Recovery, Aftercare & Complications for Cosmetic Surgery Abroad - ISAPS

Recovery, Aftercare and Complications

When preparing for your cosmetic surgery abroad, it is important to plan for your recovery and aftercare, along with the possibility of complications. Your surgeon should help you understand what to expect and assist in this planning. The International Society of Aesthetic Plastic Surgery (ISAPS) has provided information to get you started.

Appropriate aftercare is critical to the success of your procedure. Find an ISAPS member.

Recovery and Aftercare

Recovery and aftercare requirements will depend on your specific surgery and your surgeon's recommendations. To have the best possible outcome, ask your surgeon the following questions:

Where will I be for the first 24 hours after surgery?

This is typically the period when complications due to the anesthesia or excessive bleeding are most likely to occur. Find out whether you will be able to return to the clinic if concerns arise.

What type of post-op care will I need?

Depending on what type of care will be required, you may need to arrange assistance after your surgery. Patients often require help getting dressed, feeding themselves and caring for other personal needs for at least a few days. Ask whether you will need assistance and for how long.

How will travel impact my surgical outcome?

Even without surgery, sitting for long periods of time, such as during a long airplane flight or car ride, increases the risk for deep vein thrombosis (blood clots in the legs) and pulmonary embolism (blood clots in the lungs). After surgery, these concerns are compounded by the fact that you may have difficulty standing and need to limit pressure on the surgical area by repositioning your body or face regularly. Find out how long you need to wait before traveling home and follow your surgeon's advice.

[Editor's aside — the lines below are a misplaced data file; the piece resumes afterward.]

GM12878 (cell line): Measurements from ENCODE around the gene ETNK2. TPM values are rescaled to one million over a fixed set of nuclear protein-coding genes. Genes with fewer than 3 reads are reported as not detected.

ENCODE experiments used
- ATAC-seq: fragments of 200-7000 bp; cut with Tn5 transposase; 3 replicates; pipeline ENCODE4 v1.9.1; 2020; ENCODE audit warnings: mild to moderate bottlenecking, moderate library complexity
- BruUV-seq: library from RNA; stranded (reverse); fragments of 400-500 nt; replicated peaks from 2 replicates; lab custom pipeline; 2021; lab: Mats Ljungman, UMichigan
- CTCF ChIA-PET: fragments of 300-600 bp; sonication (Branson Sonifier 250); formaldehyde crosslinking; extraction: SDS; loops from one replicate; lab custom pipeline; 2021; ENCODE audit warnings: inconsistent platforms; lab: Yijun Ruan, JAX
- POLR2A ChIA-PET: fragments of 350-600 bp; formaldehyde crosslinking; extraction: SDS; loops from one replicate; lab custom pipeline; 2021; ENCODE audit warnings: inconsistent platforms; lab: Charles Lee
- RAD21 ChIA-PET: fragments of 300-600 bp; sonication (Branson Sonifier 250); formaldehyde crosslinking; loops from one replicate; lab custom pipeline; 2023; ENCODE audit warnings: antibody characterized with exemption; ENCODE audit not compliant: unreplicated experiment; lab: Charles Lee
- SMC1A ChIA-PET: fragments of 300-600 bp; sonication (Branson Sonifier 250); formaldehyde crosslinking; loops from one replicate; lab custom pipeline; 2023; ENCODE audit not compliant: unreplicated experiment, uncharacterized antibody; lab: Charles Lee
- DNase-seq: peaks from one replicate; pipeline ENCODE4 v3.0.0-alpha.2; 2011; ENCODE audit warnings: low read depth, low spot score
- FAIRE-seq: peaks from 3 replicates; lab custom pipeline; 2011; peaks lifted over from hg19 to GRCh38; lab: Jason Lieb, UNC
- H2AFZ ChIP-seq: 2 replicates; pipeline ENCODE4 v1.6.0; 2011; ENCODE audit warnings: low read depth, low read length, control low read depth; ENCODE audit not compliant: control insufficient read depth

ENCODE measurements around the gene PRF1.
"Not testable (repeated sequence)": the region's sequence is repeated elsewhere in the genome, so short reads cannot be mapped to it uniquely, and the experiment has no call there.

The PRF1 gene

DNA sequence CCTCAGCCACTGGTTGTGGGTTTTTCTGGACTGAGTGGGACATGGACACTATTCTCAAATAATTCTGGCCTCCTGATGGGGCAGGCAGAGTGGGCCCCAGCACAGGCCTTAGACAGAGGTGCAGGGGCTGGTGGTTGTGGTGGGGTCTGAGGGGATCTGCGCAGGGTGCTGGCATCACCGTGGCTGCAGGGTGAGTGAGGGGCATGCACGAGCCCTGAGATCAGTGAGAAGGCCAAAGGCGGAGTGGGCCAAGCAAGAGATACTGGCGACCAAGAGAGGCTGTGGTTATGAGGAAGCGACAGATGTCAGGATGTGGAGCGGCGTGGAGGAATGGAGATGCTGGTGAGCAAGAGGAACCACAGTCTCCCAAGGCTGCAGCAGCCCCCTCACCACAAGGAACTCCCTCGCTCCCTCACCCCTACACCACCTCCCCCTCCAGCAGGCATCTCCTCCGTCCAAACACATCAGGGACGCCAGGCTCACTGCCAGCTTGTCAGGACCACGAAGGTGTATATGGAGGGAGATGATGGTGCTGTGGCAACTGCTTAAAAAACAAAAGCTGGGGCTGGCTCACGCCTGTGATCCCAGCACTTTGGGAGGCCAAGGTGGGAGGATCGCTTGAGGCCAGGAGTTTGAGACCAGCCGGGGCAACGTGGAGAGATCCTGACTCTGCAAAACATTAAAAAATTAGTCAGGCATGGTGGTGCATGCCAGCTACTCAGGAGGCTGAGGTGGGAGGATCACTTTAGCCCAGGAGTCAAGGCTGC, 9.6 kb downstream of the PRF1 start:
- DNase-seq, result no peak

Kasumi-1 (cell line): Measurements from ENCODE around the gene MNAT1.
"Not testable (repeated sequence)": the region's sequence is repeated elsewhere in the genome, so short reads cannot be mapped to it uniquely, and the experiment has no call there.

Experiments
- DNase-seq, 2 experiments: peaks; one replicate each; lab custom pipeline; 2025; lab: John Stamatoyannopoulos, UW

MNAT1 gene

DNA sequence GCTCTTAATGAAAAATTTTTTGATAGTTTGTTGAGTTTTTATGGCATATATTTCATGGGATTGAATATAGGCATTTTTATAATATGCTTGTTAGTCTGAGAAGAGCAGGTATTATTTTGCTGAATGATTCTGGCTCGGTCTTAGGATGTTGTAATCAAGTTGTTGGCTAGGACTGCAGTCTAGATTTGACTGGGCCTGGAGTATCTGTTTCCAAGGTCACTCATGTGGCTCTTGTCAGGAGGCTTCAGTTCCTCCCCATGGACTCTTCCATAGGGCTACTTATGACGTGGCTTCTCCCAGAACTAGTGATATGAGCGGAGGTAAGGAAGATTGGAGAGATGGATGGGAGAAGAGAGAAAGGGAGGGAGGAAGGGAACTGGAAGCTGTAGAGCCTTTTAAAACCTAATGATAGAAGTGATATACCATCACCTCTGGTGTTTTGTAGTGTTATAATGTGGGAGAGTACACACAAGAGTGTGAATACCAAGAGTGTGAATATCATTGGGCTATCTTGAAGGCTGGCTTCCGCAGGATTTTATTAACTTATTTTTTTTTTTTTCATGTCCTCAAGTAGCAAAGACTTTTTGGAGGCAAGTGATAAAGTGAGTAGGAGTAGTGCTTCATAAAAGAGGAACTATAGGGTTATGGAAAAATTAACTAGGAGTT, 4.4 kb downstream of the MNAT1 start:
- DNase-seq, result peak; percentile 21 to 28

What restrictions will I need to make after surgery?

Common vacation activities like swimming, sunbathing and drinking alcohol are typically not recommended after surgery. Lifting heavy bags and standing or walking for long periods of time are other vacation-related activities you may need to avoid.


Because all types of surgery involve the possibility of complications, it is important to develop a plan for your care ahead of time. Before your surgery, questions to ask your surgeon may include:

  • Where do I go if an emergency arises before I return home?
  • Can I call you if I have concerns after surgery?
  • Are you affiliated with any clinics in my home country that I can go to for follow-up care?
  • Do you have insurance that will cover complications?

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